from suppliers into outputs for customers.

FIGURE 2.4 on page 46 of the text shows organizations as complex networks of interacting
subsystems.

CONTINGENCY THINKING

Contingency thinking tries to match managerial responses with the problems and opportunities
specific to different situations, particularly those posed by individual and environmental
differences.

Contingency approaches to management assert that there is no one best way to manage. Instead,
managers should understand situational differences and respond to them in appropriate ways.

QUALITY MANAGEMENT

W. Edwards Deming is the cornerstone of the quality movement in management. His approach
to quality emphasizes constant innovation, use of statistical methods, and commitment to training
in the fundamentals of quality assurance.

Total quality management is a process of making a commitment to quality part of all


operations.

Continuous improvement is a process of always looking for new ways to improve.

DISCUSSION TOPIC
Using the above core ingredients of learning organizations, have students analyze a business firm, a
volunteer organization, or a college/university with which they are familiar. Make sure that they provide
examples to illustrate each of the core ingredients. Also, you may wish to have them discuss how the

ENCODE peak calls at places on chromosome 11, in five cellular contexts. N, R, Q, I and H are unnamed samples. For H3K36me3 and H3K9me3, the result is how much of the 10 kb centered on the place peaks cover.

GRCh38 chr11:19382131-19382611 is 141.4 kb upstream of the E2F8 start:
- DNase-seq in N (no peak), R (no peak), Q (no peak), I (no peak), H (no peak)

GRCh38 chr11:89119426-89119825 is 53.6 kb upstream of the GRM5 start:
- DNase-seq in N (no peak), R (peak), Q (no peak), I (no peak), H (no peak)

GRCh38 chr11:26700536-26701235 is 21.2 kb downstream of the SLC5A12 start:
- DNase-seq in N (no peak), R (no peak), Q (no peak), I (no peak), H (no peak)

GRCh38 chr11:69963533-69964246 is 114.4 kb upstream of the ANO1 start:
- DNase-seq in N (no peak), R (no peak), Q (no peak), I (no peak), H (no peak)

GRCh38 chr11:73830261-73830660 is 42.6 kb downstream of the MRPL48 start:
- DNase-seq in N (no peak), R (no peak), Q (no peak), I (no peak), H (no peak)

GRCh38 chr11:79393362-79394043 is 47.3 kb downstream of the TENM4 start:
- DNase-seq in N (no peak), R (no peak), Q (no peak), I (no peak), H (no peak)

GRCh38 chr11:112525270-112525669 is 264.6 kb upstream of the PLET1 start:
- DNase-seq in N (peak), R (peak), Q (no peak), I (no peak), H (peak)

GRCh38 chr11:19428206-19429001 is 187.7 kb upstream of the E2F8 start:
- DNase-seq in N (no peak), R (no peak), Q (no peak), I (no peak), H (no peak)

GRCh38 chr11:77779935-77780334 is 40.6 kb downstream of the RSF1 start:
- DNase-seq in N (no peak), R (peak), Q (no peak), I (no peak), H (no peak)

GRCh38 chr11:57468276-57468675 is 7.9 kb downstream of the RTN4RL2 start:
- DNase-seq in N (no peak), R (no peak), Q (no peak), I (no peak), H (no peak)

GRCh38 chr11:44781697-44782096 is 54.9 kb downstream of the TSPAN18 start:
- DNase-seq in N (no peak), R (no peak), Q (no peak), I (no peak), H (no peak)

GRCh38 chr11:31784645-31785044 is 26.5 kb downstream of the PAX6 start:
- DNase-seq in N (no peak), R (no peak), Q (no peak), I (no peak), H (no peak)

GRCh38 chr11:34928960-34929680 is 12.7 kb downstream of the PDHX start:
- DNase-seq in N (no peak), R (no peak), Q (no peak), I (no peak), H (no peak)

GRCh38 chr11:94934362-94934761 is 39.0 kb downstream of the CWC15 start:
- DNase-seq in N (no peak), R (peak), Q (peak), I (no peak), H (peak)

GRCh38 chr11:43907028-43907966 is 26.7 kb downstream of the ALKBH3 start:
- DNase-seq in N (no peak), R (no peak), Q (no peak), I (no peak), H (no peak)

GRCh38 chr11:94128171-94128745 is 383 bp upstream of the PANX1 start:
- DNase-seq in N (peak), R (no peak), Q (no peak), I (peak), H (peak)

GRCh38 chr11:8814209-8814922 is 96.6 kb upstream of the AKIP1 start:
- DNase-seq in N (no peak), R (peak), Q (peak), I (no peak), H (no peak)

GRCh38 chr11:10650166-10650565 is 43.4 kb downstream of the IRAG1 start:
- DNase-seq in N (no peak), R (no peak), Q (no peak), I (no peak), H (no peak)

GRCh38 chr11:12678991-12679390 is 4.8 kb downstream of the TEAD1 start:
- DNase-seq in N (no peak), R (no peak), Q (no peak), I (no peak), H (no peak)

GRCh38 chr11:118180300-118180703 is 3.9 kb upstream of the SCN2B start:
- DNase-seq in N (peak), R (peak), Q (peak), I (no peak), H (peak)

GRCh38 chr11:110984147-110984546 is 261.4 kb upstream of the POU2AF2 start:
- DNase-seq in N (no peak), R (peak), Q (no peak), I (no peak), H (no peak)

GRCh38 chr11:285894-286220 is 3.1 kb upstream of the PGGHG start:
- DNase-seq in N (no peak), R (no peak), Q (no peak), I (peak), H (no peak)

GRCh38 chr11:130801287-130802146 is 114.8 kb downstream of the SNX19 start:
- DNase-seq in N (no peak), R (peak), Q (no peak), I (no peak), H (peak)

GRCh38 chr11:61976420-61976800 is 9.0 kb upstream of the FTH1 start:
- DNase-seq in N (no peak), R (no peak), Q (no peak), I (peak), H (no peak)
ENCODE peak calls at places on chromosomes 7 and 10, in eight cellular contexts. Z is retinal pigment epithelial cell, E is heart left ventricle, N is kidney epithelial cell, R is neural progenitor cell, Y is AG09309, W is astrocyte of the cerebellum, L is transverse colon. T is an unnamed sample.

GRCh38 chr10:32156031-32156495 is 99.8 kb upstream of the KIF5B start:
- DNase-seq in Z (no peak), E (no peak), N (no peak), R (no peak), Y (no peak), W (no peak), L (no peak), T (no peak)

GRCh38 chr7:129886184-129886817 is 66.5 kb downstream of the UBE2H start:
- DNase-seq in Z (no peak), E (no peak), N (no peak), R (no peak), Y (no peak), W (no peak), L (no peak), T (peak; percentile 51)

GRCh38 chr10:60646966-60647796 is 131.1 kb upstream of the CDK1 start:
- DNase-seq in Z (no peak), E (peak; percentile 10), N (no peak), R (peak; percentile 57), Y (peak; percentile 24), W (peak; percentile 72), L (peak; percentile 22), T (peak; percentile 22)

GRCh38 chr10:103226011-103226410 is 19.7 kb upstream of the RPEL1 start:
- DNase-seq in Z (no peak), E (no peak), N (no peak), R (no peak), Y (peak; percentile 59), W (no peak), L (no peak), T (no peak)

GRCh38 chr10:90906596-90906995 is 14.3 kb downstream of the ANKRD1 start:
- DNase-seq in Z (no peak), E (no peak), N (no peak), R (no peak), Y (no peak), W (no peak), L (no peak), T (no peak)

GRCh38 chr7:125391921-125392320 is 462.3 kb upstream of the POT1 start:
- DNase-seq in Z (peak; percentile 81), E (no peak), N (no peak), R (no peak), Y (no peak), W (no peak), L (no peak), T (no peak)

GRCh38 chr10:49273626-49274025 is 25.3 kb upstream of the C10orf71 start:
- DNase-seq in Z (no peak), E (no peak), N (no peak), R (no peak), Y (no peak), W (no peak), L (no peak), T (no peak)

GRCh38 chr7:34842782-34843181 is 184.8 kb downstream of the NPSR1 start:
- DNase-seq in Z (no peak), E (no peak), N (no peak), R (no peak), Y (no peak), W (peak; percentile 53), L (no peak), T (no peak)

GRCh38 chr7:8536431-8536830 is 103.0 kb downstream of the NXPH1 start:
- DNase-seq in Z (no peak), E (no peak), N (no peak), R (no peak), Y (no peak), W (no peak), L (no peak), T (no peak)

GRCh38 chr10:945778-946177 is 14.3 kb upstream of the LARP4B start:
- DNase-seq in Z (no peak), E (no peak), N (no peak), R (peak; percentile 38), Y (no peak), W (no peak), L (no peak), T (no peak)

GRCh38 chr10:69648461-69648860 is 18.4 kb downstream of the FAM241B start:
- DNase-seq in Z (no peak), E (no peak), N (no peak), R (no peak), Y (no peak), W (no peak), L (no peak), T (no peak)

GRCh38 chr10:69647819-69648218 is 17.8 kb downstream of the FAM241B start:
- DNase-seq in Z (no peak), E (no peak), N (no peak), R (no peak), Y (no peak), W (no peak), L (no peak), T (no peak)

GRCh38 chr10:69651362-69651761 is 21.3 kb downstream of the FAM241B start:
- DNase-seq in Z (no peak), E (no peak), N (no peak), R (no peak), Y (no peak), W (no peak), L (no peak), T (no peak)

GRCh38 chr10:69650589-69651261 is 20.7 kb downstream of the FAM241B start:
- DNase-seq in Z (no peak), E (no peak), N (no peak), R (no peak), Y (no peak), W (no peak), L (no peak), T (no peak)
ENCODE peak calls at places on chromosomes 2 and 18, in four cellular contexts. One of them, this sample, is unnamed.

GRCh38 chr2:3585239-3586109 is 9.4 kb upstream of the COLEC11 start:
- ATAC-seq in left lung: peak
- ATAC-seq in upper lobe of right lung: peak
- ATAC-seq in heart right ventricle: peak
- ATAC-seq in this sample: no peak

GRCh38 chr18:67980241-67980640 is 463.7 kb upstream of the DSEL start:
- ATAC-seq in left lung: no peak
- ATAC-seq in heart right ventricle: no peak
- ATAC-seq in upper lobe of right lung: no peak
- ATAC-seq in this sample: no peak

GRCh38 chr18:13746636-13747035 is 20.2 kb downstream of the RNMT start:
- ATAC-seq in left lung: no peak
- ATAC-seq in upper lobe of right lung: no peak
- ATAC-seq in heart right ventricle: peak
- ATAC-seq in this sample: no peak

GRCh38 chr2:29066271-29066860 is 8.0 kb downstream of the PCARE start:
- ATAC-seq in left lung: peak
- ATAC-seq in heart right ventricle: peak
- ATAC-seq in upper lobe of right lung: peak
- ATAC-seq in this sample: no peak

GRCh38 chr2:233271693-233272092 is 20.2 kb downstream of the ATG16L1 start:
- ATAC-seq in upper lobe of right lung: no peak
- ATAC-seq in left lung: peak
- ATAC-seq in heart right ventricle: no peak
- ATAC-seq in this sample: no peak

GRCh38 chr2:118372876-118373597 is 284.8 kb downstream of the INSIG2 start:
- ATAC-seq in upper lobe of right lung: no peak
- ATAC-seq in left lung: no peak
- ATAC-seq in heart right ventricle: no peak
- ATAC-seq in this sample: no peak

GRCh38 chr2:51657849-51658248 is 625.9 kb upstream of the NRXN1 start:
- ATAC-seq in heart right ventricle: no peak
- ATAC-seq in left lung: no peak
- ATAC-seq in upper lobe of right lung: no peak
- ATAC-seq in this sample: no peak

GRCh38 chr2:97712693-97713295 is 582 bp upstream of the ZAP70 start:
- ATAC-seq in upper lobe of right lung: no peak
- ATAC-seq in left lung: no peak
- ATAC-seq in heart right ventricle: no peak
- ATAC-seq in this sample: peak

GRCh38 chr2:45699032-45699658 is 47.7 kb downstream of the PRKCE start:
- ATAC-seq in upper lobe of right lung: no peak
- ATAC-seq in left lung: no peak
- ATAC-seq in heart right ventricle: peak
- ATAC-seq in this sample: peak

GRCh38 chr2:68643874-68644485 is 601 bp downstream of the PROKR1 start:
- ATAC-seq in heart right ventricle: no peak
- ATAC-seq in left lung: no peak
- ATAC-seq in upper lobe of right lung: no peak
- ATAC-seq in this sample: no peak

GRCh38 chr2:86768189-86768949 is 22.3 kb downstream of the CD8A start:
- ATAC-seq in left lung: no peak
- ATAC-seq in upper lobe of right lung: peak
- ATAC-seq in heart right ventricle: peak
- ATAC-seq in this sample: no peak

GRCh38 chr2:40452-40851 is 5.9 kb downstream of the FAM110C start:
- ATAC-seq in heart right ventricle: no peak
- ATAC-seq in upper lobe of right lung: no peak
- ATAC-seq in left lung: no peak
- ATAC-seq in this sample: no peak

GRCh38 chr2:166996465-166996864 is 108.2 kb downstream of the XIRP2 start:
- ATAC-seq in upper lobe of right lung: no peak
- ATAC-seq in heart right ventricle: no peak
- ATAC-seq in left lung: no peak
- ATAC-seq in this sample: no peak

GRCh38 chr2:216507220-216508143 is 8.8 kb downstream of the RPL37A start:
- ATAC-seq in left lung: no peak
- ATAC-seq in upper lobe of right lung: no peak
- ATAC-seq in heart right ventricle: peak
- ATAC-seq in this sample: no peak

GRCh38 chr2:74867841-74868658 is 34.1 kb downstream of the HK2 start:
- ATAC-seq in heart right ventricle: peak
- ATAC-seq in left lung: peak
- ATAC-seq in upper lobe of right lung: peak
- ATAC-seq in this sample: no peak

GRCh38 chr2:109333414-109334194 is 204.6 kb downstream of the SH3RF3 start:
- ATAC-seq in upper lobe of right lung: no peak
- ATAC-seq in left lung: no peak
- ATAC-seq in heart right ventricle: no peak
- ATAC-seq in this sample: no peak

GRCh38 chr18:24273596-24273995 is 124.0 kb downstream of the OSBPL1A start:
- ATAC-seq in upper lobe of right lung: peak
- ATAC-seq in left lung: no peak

presence or absence of these core ingredients seems to have affected the focal organization’s
effectiveness, efficiency, and ability to compete.

Copyright © 2015 John Wiley & Sons, Inc. 2-11

Full file at https://testbankuniv.eu/Management-13th-Edition-Schermerhorn-Solutions-Manual


Full file at https://testbankuniv.eu/Management-13th-Edition-Schermerhorn-Solutions-Manual
Schermerhorn & Bachrach / Management, 13th Instructor’s Guide

EVIDENCE-BASED MANAGEMENT

Many of today’s scholars are critical of the scientific rigor used in establishing the historical
foundations of management. Many past research studies are based on weak or questionable
evidence, leading to questionable results.

Jeffrey Pfeffer and Robert Sutton make the case for evidence-based management, which
involves making decisions based on hard facts about what really works. Accordingly, managers
should make decisions based on:

 Practitioner expertise and judgment


 Evidence from local context
 Critical evaluation of the best available research evidence
 Perspectives of those people who might be affected by the decision

Managers can have more confidence in accepting and applying research that satisfies the